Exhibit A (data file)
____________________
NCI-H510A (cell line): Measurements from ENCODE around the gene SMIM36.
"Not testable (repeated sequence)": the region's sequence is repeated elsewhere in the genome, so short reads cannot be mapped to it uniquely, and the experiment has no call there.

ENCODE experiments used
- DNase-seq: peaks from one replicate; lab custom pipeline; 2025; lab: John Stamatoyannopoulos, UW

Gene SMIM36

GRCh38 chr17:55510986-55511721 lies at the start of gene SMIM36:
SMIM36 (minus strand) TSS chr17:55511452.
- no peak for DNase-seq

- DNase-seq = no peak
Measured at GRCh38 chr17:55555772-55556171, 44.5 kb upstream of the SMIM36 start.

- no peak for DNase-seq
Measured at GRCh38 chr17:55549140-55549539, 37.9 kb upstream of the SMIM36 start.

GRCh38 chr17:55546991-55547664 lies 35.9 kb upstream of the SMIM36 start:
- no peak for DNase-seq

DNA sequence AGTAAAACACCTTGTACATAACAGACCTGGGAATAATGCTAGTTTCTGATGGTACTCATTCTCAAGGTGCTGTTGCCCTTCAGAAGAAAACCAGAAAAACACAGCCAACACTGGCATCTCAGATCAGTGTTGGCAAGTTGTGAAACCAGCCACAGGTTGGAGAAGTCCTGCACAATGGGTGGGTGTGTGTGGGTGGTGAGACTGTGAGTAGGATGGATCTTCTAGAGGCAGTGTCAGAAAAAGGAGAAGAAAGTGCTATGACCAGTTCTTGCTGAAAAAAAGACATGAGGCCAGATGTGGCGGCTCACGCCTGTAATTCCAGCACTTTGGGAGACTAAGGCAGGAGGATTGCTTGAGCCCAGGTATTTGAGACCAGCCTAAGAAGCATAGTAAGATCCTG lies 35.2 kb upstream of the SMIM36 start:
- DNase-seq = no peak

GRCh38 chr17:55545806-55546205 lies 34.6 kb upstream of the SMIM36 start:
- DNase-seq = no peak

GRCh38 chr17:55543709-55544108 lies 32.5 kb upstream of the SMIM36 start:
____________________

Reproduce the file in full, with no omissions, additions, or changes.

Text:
NCI-H510A (cell line): Measurements from ENCODE around the gene SMIM36.
"Not testable (repeated sequence)": the region's sequence is repeated elsewhere in the genome, so short reads cannot be mapped to it uniquely, and the experiment has no call there.

ENCODE experiments used
- DNase-seq: peaks from one replicate; lab custom pipeline; 2025; lab: John Stamatoyannopoulos, UW

Gene SMIM36

GRCh38 chr17:55510986-55511721 lies at the start of gene SMIM36:
SMIM36 (minus strand) TSS chr17:55511452.
- no peak for DNase-seq

- DNase-seq = no peak
Measured at GRCh38 chr17:55555772-55556171, 44.5 kb upstream of the SMIM36 start.

- no peak for DNase-seq
Measured at GRCh38 chr17:55549140-55549539, 37.9 kb upstream of the SMIM36 start.

GRCh38 chr17:55546991-55547664 lies 35.9 kb upstream of the SMIM36 start:
- no peak for DNase-seq

DNA sequence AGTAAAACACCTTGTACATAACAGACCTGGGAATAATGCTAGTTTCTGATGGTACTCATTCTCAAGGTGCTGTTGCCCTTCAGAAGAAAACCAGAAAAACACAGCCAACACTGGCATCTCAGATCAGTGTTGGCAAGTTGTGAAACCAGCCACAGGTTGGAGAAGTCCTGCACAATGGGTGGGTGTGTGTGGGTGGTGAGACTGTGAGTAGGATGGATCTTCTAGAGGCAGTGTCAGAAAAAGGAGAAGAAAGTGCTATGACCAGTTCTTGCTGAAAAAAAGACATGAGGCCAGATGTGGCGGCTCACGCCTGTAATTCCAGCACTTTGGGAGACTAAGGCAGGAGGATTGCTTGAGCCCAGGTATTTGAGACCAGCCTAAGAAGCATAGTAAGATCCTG lies 35.2 kb upstream of the SMIM36 start:
- DNase-seq = no peak

GRCh38 chr17:55545806-55546205 lies 34.6 kb upstream of the SMIM36 start:
- DNase-seq = no peak

GRCh38 chr17:55543709-55544108 lies 32.5 kb upstream of the SMIM36 start: